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The answer is both yes and no. In the strictest sense, men don't normally experience the precipitous drop in reproductive hormones that marks a woman's midlife. Although testosterone -- the hormone responsible for a man's libido and fertility, as well as his deep voice and facial hair -- does taper off as a man ages, the process happens gradually. After about age 25, the level of testosterone in the blood diminishes by an average of 1% each year. But this fact means little in itself because actual levels can fluctuate dramatically from person to person. It's not impossible for a man in his 70s to be able to father a child.
The official term is andropause, says Dr. Mehmet Oz, Vice-Chair and Professor of Surgery at Columbia University.
Dr. Oz explains that women go through menopause when their ovaries stop producing eggs and cause estrogen and progesterone levels to change. Similarly, when men go through andropause, testosterone levels begin to drop. "The amount of testosterone you have at age 60 is a fraction of what you have at age 20. So when that testosterone level begins to drop, you start to see the changes that often afflict men as they get older. They start to lose their muscle mass. They don't have the vitality they used to have. They don't have the virility, either. They're not as sexually active."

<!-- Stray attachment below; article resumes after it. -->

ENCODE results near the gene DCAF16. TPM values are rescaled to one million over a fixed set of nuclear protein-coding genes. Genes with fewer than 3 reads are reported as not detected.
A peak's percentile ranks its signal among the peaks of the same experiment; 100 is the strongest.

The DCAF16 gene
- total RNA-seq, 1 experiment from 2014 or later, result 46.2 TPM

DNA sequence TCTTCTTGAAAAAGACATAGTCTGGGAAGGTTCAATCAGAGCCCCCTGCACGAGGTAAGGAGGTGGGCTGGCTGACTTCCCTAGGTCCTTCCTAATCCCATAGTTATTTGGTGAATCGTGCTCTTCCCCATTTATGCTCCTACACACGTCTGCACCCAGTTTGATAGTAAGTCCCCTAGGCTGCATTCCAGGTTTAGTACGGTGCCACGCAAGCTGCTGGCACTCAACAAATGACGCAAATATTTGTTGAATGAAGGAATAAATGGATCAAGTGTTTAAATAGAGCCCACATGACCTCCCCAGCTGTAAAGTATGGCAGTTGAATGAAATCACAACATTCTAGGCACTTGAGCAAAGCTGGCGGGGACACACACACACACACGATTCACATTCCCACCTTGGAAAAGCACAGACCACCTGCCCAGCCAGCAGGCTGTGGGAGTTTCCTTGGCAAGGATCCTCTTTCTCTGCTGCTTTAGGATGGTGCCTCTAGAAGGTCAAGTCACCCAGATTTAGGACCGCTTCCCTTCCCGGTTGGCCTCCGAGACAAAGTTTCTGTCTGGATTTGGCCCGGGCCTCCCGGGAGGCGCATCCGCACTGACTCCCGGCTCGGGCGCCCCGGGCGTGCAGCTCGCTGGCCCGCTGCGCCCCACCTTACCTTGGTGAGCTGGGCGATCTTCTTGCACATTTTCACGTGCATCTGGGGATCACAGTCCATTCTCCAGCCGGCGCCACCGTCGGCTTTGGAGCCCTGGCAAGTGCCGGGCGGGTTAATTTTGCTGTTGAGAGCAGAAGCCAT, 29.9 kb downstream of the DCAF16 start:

Fortunately, at least a quarter of men do not experience these symptoms, Dr. Oz says. "The reality is, things like sleeping, which is critically important to restoring growth hormones and allowing you to maintain normal hormone levels, and exercise, especially if you can do it for an hour a day, are incredibly important in changing your life cycle so that you start to behave like you're 20 years younger."
This content originally appeared on doctoroz.com
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